Scheduled months ago, U.S. Sen. Susan Collins’ talk at Bates came just hours after Donald Trump’s victory speech and Hillary Clinton’s concession. Talk about timing.

Maine’s senior senator, Republican Collins spoke on Nov. 9 about post-election unity and gave advice to Clinton supporters who now feel isolated.

She spoke of the glass ceiling for women seeking executive office in politics. And she talked about a lesson in courage she learned from the Watergate era.

Collins was interviewed by Maine state Rep. Peggy Rotundo, D-Lewiston, who is director of strategic and policy initiatives with the Harward Center for Community Partnerships at Bates. Held in the Olin Arts Center Concert Hall, the talk was part of the Purposeful Work Unplugged speaker series.

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Post-election unity

After listening to Trump’s and Clinton’s post-election speeches, Collins said, “What I was struck by is how each of them stressed the need to unify our country.”

Get involved

Getting involved is an antidote for anyone feeling isolated after their candidate lost the 2016 election. You should “not feel alienated from our country,” Collins said.

Debate without rancor

Students can help elevate the quality of political debate, said Collins.

Glass ceiling in politics

Recalling a story from her unsuccessful run for Maine governor in 1994, when a man told her he couldn’t imagine a woman as governor, Collins says there still is a glass ceiling in politics today.

Self-doubt among aspiring women politicians

In her experience recruiting women and men to run for elected office, Collins says that women invariably harbor doubts about their readiness. Men never do.

Overcoming setbacks defines who you are

How you deal with setbacks in life, Collins said, “shapes how people perceive you” and sets the stage for opportunities later.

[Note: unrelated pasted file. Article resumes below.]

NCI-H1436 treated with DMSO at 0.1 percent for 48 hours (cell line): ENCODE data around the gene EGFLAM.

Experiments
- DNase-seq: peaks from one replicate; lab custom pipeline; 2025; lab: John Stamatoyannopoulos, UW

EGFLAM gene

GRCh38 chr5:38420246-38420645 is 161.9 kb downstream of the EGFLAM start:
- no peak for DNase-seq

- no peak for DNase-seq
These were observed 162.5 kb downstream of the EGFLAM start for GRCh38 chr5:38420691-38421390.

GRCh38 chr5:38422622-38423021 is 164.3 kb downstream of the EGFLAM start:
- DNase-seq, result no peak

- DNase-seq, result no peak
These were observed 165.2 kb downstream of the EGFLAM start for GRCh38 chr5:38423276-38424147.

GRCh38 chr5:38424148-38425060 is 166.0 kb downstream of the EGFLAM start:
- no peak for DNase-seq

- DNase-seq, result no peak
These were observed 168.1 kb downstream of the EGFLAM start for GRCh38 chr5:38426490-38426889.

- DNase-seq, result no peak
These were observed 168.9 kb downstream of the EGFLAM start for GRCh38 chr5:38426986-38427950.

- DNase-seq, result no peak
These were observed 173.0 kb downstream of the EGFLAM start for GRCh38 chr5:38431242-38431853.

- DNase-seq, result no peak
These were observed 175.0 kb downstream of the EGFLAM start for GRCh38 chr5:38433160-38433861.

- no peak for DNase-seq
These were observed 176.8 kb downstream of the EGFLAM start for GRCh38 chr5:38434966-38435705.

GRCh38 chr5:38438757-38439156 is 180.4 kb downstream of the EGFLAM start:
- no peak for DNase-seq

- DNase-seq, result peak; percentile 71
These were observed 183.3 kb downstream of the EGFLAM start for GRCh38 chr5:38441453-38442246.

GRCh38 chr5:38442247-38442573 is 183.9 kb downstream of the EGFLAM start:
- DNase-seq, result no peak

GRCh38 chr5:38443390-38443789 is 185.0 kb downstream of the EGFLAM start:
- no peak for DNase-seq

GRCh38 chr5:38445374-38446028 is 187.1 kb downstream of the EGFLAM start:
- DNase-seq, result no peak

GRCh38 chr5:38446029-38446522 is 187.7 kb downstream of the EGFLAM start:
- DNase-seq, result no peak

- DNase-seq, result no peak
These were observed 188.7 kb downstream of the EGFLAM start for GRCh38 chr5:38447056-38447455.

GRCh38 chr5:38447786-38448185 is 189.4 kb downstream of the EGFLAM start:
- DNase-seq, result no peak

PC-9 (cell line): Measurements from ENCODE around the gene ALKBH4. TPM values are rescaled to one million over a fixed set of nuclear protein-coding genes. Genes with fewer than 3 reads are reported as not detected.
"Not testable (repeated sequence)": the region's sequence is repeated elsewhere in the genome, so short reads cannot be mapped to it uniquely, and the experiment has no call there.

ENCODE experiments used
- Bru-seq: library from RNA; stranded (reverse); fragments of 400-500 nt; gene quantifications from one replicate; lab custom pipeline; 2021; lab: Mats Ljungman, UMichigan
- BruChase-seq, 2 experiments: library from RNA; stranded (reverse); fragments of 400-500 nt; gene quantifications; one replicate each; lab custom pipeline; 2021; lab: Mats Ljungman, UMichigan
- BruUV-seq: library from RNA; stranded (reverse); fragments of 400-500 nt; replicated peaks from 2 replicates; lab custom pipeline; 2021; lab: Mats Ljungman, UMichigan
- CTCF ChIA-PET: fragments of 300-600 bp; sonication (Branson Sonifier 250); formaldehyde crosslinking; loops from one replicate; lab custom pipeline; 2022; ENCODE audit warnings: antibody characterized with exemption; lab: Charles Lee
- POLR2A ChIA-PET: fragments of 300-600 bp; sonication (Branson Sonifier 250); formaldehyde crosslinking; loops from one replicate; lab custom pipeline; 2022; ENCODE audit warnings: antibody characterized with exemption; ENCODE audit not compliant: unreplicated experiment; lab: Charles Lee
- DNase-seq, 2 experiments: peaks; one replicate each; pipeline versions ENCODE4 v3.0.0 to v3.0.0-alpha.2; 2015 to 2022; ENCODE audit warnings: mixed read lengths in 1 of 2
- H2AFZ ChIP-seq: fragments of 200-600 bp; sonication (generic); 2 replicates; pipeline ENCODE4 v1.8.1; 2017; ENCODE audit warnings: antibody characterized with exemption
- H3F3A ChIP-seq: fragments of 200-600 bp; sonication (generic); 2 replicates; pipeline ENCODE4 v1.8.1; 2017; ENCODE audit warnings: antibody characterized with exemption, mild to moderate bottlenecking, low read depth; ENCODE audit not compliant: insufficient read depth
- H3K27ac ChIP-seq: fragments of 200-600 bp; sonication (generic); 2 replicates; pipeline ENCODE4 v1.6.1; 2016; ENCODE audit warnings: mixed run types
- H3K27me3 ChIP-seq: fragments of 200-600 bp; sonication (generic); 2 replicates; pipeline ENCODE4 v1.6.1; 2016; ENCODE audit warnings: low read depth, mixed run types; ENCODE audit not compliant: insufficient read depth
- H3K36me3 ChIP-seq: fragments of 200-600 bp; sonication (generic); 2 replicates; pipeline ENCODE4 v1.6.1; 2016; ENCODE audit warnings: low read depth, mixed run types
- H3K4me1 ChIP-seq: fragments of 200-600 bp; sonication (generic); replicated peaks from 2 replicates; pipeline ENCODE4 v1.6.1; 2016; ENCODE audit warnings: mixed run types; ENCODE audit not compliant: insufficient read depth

Taking a risk means no regrets later

In deciding to run for U.S. Senate in 1996 after losing a three-way election for governor in 1994, Collins said she didn’t want to look back someday with regrets.

The last compromiser?

Collins, often rated as the most bipartisan U.S. senator, believes both parties “can have good ideas.”

Problem with primaries

Primaries tend to create polarizing candidates, Collins said, because many moderates aren’t enrolled in parties.

Women and collaboration

There are exceptions, but Collins believes that women in Congress tend to be more collaborative than men.

What unites women in the Senate

Collins offers an idea of what might unite the 22 women in the U.S. Senate. And it’s not ideology.

Lesson from Watergate

In college, Collins worked for then-U.S. Rep. Bill Cohen during the summer of the Watergate crisis. From Cohen, a Maine Republican who would go on to become senator and secretary of defense, Collins learned a valuable life lesson.

Picking potatoes

When she was growing up in Caribou, Maine, a defining moment of community-building came during the potato harvest.

Advising her past self

Collins offers advice that she would have given to her college-age self.

Public service

Lessons in public service came from her family, said Collins.

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